You can view the Diskspd commands after installing the tool and from a Windows command prompt type:
The above command will display Diskspd help and information about the commands as follows.
Usage: diskspd [options] target1 [ target2 [ target3 ...] ] version 2.0.12 (2014/09/17) Available targets: file_path # :
|-?||display usage information|
|-a#[,#[…]]||advanced CPU affinity – affinitize threads to CPUs provided after -a in a round-robin manner within current KGroup (CPU count starts with 0); the same CPU can be listed more than once and the number of CPUs can be different than the number of files or threads (cannot be used with -n)|
|-ag||group affinity – affinitize threads in a round-robin manner across KGroups|
|-b[K|M|G]||block size in bytes/KB/MB/GB [default=64K]|
|-B[K|M|G|b]||base file offset in bytes/KB/MB/GB/blocks [default=0] (offset from the beginning of the file)|
|-c[K|M|G|b]||create files of the given size. Size can be stated in bytes/KB/MB/GB/blocks|
|-C||cool down time – duration of the test after measurements finished [default=0s].|
|-D||Print IOPS standard deviations. The deviations are calculated for samples of duration . is given in milliseconds and the default value is 1000.|
|-d||duration (in seconds) to run test [default=10s]|
|-f[K|M|G|b]||file size – this parameter can be used to use only the part of the file/disk/partition for example to test only the first sectors of disk|
|-fr||open file with the FILE_FLAG_RANDOM_ACCESS hint|
|-fs||open file with the FILE_FLAG_SEQUENTIAL_SCAN hint|
|-F||total number of threads (cannot be used with -t)|
|-g||throughput per thread is throttled to given bytes per millisecond note that this can not be specified when using completion routines|
|-h||disable both software and hardware caching|
|-i||number of IOs (burst size) before thinking. must be specified with -j|
|-j||time to think in ms before issuing a burst of IOs (burst size). must be specified with -i|
|-I||Set IO priority to . Available values are: 1-very low, 2-low, 3-normal (default)|
|-l||Use large pages for IO buffers|
|-L||measure latency statistics|
|-n||disable affinity (cannot be used with -a)|
|-o||number of overlapped I/O requests per file per thread (1=synchronous I/O, unless more than 1 thread is specified with -F) [default=2]|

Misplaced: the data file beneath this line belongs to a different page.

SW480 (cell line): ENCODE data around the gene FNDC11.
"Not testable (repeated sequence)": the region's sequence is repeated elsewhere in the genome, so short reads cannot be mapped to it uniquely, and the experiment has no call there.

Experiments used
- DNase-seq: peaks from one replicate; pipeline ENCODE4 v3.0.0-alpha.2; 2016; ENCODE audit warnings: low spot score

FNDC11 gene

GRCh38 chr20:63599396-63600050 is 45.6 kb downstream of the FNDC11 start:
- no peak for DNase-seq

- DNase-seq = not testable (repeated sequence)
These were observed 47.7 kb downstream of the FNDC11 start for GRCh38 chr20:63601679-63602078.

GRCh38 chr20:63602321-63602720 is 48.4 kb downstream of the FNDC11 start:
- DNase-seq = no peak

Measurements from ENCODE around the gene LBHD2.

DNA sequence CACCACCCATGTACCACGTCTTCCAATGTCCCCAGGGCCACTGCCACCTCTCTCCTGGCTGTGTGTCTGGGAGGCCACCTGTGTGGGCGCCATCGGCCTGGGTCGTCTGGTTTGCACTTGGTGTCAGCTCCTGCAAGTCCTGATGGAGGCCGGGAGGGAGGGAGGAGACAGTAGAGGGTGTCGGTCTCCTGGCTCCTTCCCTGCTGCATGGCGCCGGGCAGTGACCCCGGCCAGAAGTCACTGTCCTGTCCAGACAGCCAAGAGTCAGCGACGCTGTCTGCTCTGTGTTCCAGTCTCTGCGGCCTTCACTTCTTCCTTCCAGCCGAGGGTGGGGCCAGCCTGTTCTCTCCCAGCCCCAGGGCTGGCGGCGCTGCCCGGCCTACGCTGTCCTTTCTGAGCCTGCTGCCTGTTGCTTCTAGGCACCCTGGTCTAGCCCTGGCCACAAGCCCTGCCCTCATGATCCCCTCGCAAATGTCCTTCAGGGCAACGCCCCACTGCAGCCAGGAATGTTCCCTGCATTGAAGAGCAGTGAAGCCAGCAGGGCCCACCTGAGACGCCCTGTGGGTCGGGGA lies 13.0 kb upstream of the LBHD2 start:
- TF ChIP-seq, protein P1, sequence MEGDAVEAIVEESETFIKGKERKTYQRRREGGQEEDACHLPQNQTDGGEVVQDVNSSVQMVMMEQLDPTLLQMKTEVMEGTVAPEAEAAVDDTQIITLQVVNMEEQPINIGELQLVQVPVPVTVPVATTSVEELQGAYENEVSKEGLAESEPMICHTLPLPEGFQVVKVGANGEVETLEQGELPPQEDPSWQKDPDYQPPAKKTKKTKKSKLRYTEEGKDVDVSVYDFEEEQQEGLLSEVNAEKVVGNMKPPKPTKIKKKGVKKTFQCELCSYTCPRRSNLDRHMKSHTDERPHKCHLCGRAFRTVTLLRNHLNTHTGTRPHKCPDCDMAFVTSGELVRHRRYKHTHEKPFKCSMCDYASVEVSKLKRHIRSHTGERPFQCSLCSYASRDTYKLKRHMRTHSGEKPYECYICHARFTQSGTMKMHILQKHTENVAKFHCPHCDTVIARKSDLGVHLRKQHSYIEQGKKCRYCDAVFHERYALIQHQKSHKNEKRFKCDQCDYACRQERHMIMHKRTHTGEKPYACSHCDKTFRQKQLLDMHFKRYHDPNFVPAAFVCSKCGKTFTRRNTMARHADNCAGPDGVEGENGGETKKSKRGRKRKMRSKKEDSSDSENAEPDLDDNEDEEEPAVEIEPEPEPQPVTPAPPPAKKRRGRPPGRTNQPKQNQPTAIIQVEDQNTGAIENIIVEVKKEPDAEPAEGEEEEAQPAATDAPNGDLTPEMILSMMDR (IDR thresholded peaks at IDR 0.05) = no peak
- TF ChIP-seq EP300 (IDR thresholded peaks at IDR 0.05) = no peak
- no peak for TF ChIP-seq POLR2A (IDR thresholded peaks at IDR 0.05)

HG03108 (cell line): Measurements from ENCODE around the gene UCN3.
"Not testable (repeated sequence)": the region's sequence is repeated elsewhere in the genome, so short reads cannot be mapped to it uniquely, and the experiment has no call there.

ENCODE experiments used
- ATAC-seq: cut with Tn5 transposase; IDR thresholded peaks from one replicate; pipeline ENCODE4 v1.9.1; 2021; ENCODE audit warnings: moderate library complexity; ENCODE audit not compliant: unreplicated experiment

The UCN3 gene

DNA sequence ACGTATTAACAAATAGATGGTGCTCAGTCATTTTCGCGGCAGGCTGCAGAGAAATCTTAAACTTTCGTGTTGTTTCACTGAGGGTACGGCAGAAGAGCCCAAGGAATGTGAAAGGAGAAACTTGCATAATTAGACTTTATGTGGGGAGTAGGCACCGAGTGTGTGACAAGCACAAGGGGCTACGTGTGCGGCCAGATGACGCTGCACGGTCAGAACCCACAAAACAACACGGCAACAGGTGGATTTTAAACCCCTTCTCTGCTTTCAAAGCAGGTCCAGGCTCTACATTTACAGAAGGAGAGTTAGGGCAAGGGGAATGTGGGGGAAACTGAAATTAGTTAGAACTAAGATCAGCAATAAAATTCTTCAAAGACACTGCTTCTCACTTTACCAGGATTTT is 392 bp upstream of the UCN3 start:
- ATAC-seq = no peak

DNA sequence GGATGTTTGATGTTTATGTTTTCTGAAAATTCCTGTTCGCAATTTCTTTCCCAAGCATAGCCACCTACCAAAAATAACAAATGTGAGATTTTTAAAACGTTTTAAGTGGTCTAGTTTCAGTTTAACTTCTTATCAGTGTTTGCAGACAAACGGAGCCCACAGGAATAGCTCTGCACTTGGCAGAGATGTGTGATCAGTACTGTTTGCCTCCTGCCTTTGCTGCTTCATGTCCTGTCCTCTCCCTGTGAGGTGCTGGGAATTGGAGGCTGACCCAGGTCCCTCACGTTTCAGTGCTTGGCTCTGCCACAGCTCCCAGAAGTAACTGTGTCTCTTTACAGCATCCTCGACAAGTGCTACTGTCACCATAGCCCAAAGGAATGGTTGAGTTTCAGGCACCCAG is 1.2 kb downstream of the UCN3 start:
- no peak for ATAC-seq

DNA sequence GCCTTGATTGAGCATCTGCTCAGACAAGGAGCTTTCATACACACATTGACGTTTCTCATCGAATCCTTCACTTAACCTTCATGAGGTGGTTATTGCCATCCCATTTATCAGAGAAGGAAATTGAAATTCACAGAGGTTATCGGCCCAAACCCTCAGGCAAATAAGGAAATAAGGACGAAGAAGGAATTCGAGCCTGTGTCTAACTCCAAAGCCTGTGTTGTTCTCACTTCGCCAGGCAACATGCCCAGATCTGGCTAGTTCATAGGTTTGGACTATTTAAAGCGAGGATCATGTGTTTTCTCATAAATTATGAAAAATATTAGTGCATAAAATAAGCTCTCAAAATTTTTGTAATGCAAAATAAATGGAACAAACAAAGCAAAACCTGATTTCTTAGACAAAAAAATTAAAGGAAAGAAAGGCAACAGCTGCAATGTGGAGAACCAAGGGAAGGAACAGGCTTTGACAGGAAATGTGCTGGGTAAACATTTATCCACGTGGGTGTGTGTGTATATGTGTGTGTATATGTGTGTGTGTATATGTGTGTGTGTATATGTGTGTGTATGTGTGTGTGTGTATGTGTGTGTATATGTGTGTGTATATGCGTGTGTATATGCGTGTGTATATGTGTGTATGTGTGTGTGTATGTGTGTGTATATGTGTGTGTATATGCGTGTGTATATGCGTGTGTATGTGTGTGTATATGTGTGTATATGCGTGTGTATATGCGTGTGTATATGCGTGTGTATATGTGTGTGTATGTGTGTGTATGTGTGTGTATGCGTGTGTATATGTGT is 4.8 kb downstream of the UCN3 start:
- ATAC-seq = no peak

|-p||start async (overlapped) I/O operations with the same offset (makes sense only with -o2 or grater)|
|-P||enable printing a progress dot after each completed I/O operations (counted separately by each thread) [default count=65536]|
|-r[K|M|G|b]||random I/O aligned to bytes (doesn’t make sense with -s). can be stated in bytes/KB/MB/GB/blocks [default access=sequential, default alignment=block size]|
|-R||output format. Default is text.|
|-s[K|M|G|b]||stride size (offset between starting positions of subsequent I/O operations)|
|-S||disable OS caching|
|-t||number of threads per file (cannot be used with -F)|
|-T[K|M|G|b]||stride between I/O operations performed on the same file by different threads [default=0] (starting offset = base file offset + (thread number * ) it makes sense only with -t or -F|
|-w||percentage of write requests (-w and -w0 are equivalent). absence of this switch indicates 100% reads IMPORTANT: Your data will be destroyed without a warning|
|-W||warm up time – duration of the test before measurements start [default=5s].|
|-x||use completion routines instead of I/O Completion Ports|
|-X||use an XML file for configuring the workload. Cannot be used with other parameters.|
|-z||set random seed [default=0 if parameter not provided, GetTickCount() if value not provided]|
|Write buffers command options. By default, the write buffers are filled with a repeating pattern (0, 1, 2, …, 255, 0, 1, …)|
|-Z||zero buffers used for write tests|
|-Z[K|M|G|b]||use a global buffer filled with random data as a source for write operations.|
|-Z[K|M|G|b],||use a global buffer filled with data from as a source for write operations. If is smaller than , its content will be repeated multiple times in the buffer. By default, the write buffers are filled with a repeating pattern (0, 1, 2, …, 255, 0, 1, …)|
|Synchronization command options|
before starting the actual run (no warmup) (creates a notification event if does not exist)
|-yf||signals event after the actual run finishes (no cooldown) (creates a notification event if does not exist)|
|-yr||waits on event before starting the run (including warmup) (creates a notification event if does not exist)|
|-yp||allows to stop the run when event is set; it also binds CTRL+C to this event (creates a notification event if does not exist)|
|-ye||sets event and quits|
|Event Tracing command options|
|-ep||use paged memory for NT Kernel Logger (by default it uses non-paged memory)|
|-eq||use perf timer|
|-es||use system timer (default)|
|-ec||use cycle count|
|-ePROCESS||process start & end|
|-eTHREAD||thread start & end|
|-eDISK_IO||physical disk IO|
|-eMEMORY_PAGE_FAULTS||all page faults|
|-eMEMORY_HARD_FAULTS||hard faults only|
|-eNETWORK||TCP/IP, UDP/IP send & receive|
Where to learn more
The following are related links to read more about servver (cloud, virtual and physical) storage I/O benchmarking tools, technologies and techniques.
Drew Robb’s benchmarking quick reference guide
Server storage I/O benchmarking tools, technologies and techniques resource page
Server and Storage I/O Benchmarking 101 for Smarties.
Microsoft Diskspd download and Microsoft Diskspd overview (via Technet)
I/O, I/O how well do you know about good or bad server and storage I/Os?
Server and Storage I/O Benchmark Tools: Microsoft Diskspd (Part I and Part II)
Wrap up and summary, for now…
This wraps up part-one of this two-part post taking a look at Microsoft Diskspd benchmark and workload generation tool. In part-two (here) of this post series we take a closer look including a test drive using Microsoft Diskspd.
Ok, nuff said (for now)